Thank you for using the timer!
We noticed you are actually not timing your practice. Click the START button first next time you use the timer.
There are many benefits to timing your practice, including:
So I’ve had a little downtime over the last few days in the office and was thinking about my cost of earning an MBA. This mini-analysis ended up taking on a life of its own and it turned into a pretty sophisticated look at figuring out what am I giving up and how long (and how much) it is going to take to pay off. I realize that $$$ is not the (only) reason that people go to b-school, but it's definitely an important factor. As a very analytical person, I thought it was important to dig deep on this topic.
I have put together what I think is a comprehensive MBA return on investment (ROI) tool/model (more specifically, I used net present value, NPV). It looks at the MBA and non-MBA career paths and identifies not only when you’ll “breakeven” but also how your compensation will look over an extended period of time. I believe there are some other tools available online, but I don’t think that any of them offer much flexibility and are way to simplistic for a very important and complicated decision. Since I’ve gained so much from gmatclub, I wanted to share this tool so that my fellow g-clubbers can tailor it based on personalized life plans.
For example, some people want to go into i-banking. This particular job function has a pretty unique compensation path. Moreover, most people that (want to) go into banking, only do so for a few years before jumping to investment management or private equity or some other excursion. Therefore, it wouldn’t make sense to say, “My compensation is going to be $350k for the next 12 years.” Other folks want to go into marketing, consulting, operations, strategy, etc. - areas that have different compensation tracks than investment banking. This tool is designed for any person starting with/transitioning to any career path.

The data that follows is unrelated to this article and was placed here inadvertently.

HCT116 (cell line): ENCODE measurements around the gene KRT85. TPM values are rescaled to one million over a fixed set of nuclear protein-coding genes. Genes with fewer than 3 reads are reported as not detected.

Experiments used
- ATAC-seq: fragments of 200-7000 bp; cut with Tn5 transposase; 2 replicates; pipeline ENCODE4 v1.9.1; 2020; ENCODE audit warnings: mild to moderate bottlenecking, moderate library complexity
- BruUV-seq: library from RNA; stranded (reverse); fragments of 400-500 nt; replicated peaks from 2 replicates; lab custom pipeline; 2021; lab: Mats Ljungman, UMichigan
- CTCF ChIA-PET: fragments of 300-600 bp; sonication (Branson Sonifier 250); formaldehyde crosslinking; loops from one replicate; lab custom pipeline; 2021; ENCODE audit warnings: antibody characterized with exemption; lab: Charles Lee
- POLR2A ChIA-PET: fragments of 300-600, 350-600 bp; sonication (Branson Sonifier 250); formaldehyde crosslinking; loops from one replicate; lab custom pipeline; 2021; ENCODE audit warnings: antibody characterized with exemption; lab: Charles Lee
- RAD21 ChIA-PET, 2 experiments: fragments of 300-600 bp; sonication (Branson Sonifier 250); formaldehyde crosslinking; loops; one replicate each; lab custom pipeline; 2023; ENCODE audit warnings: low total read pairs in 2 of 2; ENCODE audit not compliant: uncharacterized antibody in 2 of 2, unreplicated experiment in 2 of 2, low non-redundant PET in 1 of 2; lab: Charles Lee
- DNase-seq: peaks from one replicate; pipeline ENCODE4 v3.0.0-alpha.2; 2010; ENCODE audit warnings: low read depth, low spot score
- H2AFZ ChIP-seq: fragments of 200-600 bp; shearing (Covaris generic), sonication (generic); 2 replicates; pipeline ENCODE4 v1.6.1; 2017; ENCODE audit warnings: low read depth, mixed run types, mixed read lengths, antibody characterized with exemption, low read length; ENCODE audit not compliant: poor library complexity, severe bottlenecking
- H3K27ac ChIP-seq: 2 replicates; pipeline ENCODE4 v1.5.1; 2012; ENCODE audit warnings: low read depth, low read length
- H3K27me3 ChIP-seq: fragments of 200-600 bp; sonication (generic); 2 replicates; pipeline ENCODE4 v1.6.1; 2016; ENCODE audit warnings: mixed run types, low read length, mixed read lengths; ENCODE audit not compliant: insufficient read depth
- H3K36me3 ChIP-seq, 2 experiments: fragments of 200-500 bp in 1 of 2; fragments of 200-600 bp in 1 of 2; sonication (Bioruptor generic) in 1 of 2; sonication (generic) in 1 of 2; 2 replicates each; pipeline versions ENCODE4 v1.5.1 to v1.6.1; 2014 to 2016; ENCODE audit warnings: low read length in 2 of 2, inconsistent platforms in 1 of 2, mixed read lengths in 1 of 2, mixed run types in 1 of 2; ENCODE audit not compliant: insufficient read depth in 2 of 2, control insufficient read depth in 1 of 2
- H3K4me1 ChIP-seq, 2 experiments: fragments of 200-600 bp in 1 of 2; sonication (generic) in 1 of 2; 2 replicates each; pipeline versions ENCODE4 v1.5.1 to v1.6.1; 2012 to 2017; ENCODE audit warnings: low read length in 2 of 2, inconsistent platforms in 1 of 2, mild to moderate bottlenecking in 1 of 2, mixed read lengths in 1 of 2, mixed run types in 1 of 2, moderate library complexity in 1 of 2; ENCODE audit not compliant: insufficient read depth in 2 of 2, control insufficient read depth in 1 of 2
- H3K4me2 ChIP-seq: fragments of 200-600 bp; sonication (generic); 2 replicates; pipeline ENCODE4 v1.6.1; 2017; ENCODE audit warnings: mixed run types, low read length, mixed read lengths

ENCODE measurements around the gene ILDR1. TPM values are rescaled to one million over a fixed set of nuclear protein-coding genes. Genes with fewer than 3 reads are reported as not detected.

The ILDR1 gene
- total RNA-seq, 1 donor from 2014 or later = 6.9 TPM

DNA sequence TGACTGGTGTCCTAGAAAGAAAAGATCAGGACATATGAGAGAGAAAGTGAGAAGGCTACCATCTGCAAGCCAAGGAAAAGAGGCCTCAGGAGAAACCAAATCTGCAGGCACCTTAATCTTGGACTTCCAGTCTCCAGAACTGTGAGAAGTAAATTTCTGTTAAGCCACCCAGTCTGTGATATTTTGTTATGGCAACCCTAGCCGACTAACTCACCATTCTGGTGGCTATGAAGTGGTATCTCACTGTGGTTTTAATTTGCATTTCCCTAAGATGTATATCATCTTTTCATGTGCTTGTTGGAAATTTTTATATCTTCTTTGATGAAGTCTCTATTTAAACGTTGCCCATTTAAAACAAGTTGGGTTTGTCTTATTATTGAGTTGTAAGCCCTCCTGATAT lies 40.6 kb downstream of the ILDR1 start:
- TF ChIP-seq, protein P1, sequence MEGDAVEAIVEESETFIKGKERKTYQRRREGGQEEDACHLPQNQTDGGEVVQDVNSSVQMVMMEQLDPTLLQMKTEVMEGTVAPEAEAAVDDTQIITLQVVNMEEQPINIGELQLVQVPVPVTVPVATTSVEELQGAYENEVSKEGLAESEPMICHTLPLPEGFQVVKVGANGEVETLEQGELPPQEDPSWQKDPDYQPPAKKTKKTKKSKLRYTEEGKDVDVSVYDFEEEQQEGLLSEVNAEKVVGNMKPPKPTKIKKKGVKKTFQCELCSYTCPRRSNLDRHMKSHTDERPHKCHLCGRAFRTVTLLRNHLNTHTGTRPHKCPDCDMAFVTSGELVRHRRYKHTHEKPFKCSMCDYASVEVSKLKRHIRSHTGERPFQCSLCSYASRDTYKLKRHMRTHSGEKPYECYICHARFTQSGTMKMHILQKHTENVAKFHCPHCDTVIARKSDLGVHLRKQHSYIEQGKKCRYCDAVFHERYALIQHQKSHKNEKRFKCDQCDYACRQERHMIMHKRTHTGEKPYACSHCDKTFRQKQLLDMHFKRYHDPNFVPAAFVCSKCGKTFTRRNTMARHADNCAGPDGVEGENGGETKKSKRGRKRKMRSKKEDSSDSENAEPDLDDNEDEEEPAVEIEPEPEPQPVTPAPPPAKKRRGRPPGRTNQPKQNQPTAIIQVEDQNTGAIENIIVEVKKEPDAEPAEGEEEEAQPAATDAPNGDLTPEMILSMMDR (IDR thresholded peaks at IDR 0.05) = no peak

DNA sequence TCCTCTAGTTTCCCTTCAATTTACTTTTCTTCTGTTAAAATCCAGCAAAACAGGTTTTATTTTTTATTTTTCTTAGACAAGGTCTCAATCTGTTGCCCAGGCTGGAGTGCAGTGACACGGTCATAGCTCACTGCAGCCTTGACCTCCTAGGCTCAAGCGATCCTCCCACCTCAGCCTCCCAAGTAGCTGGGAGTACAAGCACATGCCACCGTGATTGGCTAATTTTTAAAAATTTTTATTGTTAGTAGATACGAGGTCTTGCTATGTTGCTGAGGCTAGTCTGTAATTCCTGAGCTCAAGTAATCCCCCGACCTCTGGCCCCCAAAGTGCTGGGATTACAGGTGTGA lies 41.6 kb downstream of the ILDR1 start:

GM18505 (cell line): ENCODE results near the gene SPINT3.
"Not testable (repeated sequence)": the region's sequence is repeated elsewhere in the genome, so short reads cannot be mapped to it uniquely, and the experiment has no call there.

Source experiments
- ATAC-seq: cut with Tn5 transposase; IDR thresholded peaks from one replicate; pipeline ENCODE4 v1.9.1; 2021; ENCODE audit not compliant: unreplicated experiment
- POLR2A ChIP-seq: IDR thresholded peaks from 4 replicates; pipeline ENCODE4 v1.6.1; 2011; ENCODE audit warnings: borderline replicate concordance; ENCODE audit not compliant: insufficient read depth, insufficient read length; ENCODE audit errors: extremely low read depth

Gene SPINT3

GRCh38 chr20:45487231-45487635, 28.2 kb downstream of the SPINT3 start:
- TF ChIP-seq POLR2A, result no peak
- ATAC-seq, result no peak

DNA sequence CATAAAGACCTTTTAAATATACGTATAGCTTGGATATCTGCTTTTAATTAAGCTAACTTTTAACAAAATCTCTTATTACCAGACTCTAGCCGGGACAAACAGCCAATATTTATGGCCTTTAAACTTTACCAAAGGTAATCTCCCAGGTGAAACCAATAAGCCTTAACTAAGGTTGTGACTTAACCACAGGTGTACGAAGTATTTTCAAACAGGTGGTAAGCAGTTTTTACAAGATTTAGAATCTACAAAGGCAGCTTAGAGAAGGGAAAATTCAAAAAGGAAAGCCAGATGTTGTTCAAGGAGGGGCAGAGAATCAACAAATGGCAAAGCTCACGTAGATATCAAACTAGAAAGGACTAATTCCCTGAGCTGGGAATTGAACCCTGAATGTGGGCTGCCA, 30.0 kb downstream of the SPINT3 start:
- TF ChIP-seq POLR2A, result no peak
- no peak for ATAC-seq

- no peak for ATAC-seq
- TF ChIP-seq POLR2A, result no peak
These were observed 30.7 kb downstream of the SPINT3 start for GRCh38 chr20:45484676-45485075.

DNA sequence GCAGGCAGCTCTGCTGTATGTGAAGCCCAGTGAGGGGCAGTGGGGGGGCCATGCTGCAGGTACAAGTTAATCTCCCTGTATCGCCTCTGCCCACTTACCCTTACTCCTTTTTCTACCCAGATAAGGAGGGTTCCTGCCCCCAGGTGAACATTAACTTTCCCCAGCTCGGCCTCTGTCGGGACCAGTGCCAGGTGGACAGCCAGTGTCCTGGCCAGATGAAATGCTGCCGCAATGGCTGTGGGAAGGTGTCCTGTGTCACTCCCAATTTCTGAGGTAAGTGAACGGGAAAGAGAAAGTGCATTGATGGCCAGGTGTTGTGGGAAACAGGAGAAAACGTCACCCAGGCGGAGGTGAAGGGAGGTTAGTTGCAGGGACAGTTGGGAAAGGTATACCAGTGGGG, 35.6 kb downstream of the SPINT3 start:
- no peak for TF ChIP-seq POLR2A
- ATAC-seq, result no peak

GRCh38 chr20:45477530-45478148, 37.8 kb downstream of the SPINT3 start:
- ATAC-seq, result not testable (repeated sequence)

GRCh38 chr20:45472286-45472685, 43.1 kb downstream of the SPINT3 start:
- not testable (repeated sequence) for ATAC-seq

I realize this may not be perfect, but I think it will be very informative regardless of your interests. This should help you whether you’re considering an elite vs. a trans-elite or a tier-two school vs. a regional program. It will also be helpful for those that are deciding between a part-time or full-time program. This will also help high-income earners that are deciding whether to go back to school at all. Ultimately, I wanted to create something that is user friendly and allows for almost an unlimited number of scenarios. If you have any questions, feel free to ask. Enjoy and let me know what you think.
I made a handful of changes since I created this model last summer, but below are the two major changes that I have made:
1) Updated fields to incorporate internship earnings
2) Ability to easily compare a part-time v. full-time MBA program (from a financial perspective)
A couple of comments and feedback that were suggested from last time that I did not specifically address (and my reasons for choosing not to do so).
1) Debt service of student loans. So here’s the deal. This model assumes that tuition is paid upfront (i.e., during school). This is unrealistic for the vast majority of folks on the board here, and probably most students in general. However, I prefer to take a highly conservative approach when it comes to figuring out when I will break even. I suppose this is a worst-case scenario (i.e., makes the payback period look longer than it should), but in my mind, I’d rather err on the side of a longer payback period than a shorter payback period.